Still, concerns remain that Japan and South Korea will choose to clash head-on with each other and make it extremely difficult to settle their disputes over historical issues.

Politicians played a key role in settling the dispute over the Hanaoka incident in which forced laborers from China revolted against Kajima Corp. and were subsequently suppressed.

When then House of Representatives Speaker Takako Doi was consulted over the lawsuit on the case, she notified former Deputy Prime Minister Masaharu Gotoda about it, who reportedly persuaded former Kajima Chairman Rokuro Ishikawa to settle the suit.

Special legislation to pay condolence money to former servicemen and civilian employees of the Japanese military from the Korean Peninsula and Taiwan was enacted in May 2000 because of former Chief Cabinet Secretary Hiromu Nonaka's commitment to the issue.

Of 709 Japanese Diet members today, only 28, or less than 4%, were born before or during the war. The memory of the war is fading in the political community, but these senior legislators' efforts to settle challenges that are not covered by the treaty should not be forgotten.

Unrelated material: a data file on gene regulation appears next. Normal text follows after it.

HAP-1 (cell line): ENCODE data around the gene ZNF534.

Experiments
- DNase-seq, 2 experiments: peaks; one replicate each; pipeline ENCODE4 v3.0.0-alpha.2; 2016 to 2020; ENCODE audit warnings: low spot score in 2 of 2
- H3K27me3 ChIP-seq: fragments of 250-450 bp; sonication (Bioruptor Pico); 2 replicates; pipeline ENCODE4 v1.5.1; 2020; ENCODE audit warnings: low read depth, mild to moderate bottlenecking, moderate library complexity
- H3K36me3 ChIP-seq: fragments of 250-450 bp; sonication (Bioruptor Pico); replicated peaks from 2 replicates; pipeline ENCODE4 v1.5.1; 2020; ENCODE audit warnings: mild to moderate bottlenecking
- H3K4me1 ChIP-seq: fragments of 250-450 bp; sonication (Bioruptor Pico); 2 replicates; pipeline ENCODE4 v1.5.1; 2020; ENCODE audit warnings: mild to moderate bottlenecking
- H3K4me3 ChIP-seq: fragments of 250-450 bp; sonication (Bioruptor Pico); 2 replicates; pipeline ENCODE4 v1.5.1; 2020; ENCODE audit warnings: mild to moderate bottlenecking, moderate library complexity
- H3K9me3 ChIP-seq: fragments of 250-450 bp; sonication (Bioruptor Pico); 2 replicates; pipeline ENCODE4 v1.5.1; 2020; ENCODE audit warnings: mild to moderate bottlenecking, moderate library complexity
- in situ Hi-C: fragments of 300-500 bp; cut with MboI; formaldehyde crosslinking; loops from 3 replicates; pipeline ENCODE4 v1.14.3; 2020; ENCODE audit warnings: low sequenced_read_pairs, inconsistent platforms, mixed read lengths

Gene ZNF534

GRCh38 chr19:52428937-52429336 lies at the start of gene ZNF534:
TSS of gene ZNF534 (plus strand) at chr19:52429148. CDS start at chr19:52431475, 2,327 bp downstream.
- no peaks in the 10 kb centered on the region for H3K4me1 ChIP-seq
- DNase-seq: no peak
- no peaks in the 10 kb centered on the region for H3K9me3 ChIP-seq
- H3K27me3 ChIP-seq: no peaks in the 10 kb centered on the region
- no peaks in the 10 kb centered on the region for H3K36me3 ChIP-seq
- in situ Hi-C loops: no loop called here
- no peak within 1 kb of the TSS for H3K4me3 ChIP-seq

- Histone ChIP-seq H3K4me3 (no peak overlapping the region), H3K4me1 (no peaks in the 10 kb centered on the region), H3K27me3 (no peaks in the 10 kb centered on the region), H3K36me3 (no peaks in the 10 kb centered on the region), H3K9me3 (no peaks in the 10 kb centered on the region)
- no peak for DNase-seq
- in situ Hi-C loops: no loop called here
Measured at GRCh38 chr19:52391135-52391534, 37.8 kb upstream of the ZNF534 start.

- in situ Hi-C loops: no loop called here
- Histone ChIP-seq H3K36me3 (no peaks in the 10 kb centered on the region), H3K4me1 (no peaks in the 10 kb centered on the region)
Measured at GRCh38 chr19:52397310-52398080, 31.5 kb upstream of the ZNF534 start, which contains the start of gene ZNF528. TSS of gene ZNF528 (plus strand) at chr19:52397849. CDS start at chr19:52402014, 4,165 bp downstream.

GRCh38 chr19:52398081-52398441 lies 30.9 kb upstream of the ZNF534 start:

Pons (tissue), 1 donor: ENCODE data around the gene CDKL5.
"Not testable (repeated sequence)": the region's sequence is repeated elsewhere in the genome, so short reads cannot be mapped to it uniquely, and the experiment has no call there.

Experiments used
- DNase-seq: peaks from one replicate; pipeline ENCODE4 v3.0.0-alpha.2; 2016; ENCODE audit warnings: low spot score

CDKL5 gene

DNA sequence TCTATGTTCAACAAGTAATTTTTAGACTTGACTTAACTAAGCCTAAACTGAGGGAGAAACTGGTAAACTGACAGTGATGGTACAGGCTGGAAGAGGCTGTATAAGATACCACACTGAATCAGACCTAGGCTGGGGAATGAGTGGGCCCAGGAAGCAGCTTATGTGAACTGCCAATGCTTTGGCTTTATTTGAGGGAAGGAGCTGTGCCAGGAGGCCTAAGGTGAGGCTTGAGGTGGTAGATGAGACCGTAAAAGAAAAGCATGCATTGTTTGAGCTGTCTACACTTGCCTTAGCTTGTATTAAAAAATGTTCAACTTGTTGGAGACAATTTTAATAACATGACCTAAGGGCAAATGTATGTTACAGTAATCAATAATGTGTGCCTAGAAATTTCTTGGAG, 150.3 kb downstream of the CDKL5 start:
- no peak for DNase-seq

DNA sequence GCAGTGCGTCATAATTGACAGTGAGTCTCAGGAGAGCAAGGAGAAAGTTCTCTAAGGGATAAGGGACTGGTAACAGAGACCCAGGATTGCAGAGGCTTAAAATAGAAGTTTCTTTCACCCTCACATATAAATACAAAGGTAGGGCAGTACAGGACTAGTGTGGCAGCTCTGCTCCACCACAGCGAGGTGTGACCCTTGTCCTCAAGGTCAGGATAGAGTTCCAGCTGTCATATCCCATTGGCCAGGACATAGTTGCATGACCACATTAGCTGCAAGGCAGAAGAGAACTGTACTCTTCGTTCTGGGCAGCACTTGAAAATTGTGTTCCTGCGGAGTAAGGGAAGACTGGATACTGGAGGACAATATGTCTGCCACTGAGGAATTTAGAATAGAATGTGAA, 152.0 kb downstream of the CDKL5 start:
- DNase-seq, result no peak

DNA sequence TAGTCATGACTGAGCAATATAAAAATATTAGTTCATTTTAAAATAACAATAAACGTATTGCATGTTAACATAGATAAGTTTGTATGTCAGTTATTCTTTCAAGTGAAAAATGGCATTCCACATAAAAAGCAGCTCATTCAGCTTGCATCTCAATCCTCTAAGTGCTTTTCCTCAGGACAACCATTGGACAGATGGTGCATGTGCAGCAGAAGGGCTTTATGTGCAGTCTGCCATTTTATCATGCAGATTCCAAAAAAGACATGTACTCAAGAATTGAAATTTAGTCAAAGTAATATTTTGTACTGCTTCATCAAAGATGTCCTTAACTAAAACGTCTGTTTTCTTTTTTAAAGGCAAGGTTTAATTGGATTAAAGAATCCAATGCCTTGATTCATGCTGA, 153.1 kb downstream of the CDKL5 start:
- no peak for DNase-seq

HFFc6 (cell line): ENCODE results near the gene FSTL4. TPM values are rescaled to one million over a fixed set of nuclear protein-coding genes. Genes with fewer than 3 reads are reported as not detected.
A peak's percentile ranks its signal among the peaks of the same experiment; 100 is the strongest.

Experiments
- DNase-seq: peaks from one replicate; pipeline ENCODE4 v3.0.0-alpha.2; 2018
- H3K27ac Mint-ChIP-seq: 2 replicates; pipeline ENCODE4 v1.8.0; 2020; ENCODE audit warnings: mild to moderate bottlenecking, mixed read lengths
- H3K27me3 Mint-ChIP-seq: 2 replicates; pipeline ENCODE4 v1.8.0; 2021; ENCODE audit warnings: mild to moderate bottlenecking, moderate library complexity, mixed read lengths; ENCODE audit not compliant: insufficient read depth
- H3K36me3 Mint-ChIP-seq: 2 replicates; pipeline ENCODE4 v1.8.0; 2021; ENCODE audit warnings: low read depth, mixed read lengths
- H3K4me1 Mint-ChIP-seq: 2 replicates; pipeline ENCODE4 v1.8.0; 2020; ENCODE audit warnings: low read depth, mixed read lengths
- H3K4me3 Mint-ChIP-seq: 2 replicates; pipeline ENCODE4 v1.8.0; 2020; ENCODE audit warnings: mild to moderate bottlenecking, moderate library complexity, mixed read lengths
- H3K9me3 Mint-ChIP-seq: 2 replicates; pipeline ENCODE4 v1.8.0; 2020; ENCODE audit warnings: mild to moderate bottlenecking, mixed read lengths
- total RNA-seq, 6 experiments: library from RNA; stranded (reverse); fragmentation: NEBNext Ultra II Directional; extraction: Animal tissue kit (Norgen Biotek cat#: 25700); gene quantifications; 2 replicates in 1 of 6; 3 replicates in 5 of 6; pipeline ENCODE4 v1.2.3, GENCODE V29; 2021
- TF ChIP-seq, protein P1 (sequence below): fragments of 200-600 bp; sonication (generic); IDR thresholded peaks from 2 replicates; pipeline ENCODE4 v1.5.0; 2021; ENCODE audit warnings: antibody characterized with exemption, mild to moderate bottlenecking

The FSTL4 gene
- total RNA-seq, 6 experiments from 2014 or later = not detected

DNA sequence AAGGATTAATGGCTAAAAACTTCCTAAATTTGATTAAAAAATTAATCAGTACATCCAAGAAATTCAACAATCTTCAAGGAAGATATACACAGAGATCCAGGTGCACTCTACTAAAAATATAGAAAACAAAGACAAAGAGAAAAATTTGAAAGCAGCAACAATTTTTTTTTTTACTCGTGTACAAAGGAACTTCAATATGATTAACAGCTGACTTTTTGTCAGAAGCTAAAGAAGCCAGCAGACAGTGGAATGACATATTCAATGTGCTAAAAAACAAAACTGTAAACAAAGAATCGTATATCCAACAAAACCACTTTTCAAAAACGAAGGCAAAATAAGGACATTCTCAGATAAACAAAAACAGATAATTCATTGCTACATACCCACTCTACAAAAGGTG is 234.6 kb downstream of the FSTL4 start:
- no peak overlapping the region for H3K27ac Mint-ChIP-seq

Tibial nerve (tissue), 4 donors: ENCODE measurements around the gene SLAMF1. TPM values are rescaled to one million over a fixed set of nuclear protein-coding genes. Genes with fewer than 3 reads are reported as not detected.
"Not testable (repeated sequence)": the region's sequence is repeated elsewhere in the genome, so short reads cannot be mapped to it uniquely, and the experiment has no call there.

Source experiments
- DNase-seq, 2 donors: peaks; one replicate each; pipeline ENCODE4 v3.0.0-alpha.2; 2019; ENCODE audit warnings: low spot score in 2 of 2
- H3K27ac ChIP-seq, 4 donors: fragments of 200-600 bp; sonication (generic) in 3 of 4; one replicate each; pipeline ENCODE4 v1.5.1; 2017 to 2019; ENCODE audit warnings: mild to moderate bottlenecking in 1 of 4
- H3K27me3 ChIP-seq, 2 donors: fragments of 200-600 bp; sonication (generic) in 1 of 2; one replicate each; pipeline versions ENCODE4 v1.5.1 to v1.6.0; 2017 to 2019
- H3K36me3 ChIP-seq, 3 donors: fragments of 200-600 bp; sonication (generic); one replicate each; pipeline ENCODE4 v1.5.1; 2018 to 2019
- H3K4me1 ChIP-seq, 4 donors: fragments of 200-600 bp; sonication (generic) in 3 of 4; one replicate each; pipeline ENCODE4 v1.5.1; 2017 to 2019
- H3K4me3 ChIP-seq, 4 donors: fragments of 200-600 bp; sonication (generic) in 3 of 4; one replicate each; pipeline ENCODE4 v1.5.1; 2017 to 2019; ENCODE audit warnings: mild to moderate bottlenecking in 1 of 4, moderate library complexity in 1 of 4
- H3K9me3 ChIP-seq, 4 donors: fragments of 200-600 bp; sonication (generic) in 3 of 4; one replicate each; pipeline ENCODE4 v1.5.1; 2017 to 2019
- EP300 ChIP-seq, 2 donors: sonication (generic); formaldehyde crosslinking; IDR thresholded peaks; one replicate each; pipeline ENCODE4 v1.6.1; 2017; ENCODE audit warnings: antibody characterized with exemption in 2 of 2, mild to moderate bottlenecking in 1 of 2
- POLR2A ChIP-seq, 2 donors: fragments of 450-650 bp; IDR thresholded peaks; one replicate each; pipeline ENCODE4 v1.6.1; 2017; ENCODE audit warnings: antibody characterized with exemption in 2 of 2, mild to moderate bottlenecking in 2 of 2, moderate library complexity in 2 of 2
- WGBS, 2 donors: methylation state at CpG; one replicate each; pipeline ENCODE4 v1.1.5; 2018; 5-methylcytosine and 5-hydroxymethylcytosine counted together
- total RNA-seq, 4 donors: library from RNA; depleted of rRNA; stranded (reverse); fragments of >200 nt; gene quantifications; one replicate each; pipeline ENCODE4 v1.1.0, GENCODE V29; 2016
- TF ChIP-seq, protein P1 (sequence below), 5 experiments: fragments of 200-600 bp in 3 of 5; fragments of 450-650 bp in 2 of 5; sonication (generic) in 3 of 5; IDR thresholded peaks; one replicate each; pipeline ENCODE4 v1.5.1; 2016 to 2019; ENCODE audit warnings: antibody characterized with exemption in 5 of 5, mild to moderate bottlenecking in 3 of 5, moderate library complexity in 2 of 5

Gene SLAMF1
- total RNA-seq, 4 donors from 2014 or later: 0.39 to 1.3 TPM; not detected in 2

Former career diplomat Takakazu Kuriyama, who served as vice minister for foreign affairs, underscored the need for both those responsible for war damage and its victims to make efforts to reconcile.

"People who caused damage to others and the victims need to have courage to seek reconciliation that transcends generational barriers. Those who caused damage must have the courage to squarely face the past and make efforts to reflect on what they did. Victims must have the courage to tell between past history and the present time and make efforts to forgive and accept the other side," he said in the Gaiko (diplomacy) Forum magazine.

The damage wrought by war is too great for the countries involved to deal with in a short time period. Japan should patiently settle problems caused by World War II little by little to solidify its foundation as a peaceful country.